A name that was, until recently very unlikely to be on the mind of any console gamer. But much like Minecraft before it, this open world exploration and building game has made a very solid and successful jump to the Xbox 360 and Playstation 3. Although the game launched for the PC in May 2011, the simple design and idea of the game has allowed it to translate well to consoles.
The premise of Terraria is not a new one, although its execution may not be what you expect. Set in a two dimensional world and styled like an old-school 8bit RPG, Terraria has a unique charm that sits perfectly with the tone of the game. Moving through a brand new and randomly generated 2D world, your goal is to gather resources from the surrounding environment and use them to craft various items that you will use to survive while you traverse the different regions you find yourself in. Being able to save your worlds means that you can create multiple worlds that you can jump between, or you can do what I do. Build a world for mining and scavenging, whilst you keep another world for building a mighty tower. Because the world is fully destructible (literally) you can go anywhere you please, be it into the clouds or the pits of hell, or whatever the Terraria world has instead of hell. Either way it’s full of lava and fierce beasts for you to test your mettle against.
You can even do battle with the Eye of Cthulu and the mighty Skeletron!
For those of you who haven’t played the PC counterpart there is a new, short but informative tutorial that will give you a quick run-down of how to play the game and use the new UI. The new UI in the console port of Terraria can be a bit jarring at first. Not having the mouse and keyboard many players are familiar with you may feel that you don’t have as much control over your avatar as before. But this new means of navigation is intuitive, quick to master and very user friendly. A quick snap-to mechanic allows you to quickly mine and chop through the environment around in a 5 block radius, whereas clicking the thumbstick will switch the control scheme to a more user controlled reticule instead of the snap-to cursor. One drawback that I personally had with the new control scheme was the lack of Dpad support for the crafting menus. This lead to some annoying although not game ruining re-arranging time, fans of Resident Evil 4 will know what I mean. I also encountered a few minor sound skipping bugs and a little bit of screen tearing whilst mining but it wasn’t frequent enough to be a big problem, a very rare problem but noticeable when it happens.
When you drop into your newly spawned world you will always start with a basic hammer, axe and pickaxe. Your first order of business will most likely be survival and the accumulation of NPC’s, because as the gaming adage goes, “it’s dangerous to go alone”. A quick foray into the dangerous wilds will most likely yield a large supply of wood, or you could delve deep into the infested tunnels and mines beneath your feet and resurface with a vast array of metals and stone. Having played the tutorial you will know that in order to survive, you’re going to need a house. So after finding a good position atop a hill or against a mountain you begin the construction of walls and floors, buttresses and turrets. Quickly turning your humble little wooden shack into a towering edifice of black stone and shining gold.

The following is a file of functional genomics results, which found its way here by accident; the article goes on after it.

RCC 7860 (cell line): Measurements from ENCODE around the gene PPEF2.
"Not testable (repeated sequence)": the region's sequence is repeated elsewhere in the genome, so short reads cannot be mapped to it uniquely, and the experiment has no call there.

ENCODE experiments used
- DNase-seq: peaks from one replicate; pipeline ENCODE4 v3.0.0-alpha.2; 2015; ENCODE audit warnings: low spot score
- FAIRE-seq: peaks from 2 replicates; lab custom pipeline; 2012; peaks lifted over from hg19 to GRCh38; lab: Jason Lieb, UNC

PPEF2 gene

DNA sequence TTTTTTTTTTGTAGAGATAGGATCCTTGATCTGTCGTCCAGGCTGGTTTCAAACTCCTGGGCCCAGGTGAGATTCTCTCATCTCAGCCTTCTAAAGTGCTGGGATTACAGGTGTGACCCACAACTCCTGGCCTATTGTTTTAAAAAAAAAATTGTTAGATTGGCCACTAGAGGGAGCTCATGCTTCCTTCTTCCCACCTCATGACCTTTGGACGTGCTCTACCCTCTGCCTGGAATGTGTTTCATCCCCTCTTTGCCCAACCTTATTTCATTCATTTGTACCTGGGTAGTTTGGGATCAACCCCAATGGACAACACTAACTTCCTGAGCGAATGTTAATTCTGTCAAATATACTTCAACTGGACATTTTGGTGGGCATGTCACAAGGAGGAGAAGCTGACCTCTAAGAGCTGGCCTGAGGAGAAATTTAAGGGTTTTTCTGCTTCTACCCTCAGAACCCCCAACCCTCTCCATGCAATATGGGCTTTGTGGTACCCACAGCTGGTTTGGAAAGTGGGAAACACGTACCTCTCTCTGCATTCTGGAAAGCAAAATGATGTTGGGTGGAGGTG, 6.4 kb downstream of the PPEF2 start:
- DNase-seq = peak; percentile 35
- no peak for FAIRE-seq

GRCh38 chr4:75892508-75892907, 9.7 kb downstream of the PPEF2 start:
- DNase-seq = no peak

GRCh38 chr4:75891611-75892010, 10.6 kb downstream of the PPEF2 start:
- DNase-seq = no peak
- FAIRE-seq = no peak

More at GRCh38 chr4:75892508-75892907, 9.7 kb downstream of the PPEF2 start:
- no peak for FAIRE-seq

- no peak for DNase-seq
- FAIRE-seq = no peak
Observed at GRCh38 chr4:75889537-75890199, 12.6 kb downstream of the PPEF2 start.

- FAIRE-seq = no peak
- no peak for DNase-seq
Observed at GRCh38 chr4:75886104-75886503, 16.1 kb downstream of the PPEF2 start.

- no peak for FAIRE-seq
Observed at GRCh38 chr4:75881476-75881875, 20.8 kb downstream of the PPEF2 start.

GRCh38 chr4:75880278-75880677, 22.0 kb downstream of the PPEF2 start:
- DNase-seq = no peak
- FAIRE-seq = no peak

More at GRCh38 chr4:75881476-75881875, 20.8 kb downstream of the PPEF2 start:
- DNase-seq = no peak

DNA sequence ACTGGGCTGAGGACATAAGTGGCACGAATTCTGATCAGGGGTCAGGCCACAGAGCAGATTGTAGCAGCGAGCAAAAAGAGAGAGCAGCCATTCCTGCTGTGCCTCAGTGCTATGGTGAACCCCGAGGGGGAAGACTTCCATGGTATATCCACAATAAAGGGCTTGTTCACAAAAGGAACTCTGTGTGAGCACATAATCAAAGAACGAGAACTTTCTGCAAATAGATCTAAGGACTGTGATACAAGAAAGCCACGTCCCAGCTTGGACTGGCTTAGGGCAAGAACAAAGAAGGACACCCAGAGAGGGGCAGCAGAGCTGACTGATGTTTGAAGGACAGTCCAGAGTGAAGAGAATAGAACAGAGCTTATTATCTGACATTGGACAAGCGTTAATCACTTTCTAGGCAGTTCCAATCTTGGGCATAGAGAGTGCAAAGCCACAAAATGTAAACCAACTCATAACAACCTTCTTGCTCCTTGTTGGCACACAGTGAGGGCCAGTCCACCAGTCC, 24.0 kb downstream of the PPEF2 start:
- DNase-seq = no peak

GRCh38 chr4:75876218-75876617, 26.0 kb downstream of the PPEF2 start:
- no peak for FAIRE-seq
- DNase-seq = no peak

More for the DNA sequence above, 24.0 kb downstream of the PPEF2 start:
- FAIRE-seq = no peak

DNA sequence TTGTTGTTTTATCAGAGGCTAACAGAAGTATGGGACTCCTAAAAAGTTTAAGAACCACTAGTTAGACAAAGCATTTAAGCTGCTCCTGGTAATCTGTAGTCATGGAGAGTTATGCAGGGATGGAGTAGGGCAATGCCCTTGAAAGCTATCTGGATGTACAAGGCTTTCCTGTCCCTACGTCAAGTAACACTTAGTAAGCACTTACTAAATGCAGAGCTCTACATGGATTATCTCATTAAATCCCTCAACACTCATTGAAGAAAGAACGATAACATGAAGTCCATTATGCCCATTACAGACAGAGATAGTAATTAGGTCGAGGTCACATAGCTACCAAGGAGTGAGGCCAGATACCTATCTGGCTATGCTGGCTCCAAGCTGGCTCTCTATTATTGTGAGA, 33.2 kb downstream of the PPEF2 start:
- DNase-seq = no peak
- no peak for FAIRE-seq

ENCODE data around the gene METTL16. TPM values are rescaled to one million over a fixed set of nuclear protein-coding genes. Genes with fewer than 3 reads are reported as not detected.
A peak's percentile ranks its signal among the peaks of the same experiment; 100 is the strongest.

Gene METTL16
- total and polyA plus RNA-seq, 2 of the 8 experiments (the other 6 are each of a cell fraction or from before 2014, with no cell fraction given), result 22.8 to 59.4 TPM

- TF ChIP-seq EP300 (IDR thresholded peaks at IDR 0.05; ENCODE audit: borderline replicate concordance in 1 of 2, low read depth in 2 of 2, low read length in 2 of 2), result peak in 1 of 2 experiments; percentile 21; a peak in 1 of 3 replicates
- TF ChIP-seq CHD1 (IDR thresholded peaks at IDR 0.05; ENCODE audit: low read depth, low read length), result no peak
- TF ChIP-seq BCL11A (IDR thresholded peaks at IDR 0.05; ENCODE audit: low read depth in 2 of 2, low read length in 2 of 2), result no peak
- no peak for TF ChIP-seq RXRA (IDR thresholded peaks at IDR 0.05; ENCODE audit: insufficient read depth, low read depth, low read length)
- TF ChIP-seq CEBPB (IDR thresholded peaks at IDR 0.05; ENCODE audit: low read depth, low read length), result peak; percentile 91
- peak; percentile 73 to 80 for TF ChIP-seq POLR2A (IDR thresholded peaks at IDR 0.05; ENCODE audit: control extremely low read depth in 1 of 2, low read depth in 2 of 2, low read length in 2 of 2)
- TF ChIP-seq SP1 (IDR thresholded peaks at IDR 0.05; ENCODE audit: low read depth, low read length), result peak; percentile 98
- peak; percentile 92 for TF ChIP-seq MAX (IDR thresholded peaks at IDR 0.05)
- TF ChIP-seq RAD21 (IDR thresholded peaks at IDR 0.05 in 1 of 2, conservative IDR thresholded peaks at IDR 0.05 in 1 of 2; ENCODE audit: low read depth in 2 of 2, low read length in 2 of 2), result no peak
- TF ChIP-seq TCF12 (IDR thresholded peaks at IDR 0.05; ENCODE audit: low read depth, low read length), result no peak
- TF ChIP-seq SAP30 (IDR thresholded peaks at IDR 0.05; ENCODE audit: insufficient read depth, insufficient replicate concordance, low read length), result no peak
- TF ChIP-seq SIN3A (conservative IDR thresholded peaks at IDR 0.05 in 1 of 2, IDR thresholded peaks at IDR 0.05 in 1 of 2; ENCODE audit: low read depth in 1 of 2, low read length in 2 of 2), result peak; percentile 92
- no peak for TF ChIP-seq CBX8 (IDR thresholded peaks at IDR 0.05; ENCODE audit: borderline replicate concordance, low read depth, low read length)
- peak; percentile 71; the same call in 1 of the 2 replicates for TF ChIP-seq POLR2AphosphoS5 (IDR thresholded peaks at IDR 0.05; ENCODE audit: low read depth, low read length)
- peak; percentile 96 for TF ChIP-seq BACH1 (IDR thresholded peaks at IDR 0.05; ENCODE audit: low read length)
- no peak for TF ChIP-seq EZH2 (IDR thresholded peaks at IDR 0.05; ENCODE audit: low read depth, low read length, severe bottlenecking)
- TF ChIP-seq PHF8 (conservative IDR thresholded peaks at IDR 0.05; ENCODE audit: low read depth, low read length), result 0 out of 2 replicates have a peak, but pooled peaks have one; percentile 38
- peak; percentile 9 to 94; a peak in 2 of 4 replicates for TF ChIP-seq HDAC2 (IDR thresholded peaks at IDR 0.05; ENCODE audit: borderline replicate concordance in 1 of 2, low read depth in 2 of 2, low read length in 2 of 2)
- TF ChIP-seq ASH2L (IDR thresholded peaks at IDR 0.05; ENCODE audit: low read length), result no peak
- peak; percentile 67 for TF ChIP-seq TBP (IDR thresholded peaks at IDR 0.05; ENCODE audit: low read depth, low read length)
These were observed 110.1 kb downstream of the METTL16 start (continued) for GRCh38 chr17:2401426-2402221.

While you quest around the world, fulfilling your own little adventure you’re going to encounter Zombies and Skeletons, Demon Eyes and World Eaters. You can even do battle with the Eye of Cthulu and the mighty Skeletron! Further exploration will lead you into the paths of many greater enemies than these, but to tell you hear would ruin the fun of finding them yourself.
Terraria is a great single player game, but it truly comes to life in Multiplayer. You and your friends all spawn into the world and make a mad dash to once again gather your resources, make power plays and quickly develop a region. You can then take on the various nasties that inhabit the lands with your friends to gather more loot faster, thus becoming a more accomplished little avatar. You can flip the format as well and fight with your friends in death matches to determine who has the better weapons and armour, or try and build the most creative traps and constructions.
Regardless of your thoughts on exploration and building games like Minecraft, Ace of Spades and Terraria. You will always get some fun out of this game. It’s world, design and great soundtrack melds perfectly with the relaxed state you will find yourself in whilst playing. Terraria is a great title, and definitely deserves a place in your collection.
- Indepth crafting system lets you make all the weapons and items you need
- Poor tutorial
- Cooperative mode is tricky to set up